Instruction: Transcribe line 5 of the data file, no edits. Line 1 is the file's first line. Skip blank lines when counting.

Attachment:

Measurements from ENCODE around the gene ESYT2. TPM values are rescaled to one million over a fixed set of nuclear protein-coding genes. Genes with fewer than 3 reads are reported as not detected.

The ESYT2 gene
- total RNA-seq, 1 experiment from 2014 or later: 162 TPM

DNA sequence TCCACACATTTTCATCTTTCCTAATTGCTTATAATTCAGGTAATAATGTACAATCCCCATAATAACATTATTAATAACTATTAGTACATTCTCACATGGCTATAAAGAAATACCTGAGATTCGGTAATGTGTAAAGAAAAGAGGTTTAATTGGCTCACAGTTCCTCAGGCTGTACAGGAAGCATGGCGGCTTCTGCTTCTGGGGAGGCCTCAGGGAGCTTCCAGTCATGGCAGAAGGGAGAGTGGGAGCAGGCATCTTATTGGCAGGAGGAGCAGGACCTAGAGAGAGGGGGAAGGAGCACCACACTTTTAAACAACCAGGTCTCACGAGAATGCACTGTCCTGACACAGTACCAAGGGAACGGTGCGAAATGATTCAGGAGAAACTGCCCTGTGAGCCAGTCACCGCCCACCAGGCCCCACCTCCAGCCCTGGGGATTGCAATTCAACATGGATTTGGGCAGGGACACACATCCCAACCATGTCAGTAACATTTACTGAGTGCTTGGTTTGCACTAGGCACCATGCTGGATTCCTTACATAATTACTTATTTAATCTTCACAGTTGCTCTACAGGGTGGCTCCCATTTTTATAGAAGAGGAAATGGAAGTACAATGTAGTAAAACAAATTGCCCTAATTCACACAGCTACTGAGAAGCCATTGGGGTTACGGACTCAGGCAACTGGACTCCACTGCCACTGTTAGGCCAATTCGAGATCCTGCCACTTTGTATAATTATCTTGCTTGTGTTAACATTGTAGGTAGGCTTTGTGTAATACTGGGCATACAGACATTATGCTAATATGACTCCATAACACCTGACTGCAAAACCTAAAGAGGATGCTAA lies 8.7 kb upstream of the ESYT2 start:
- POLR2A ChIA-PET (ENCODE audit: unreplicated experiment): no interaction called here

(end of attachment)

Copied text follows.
- POLR2A ChIA-PET (ENCODE audit: unreplicated experiment): no interaction called here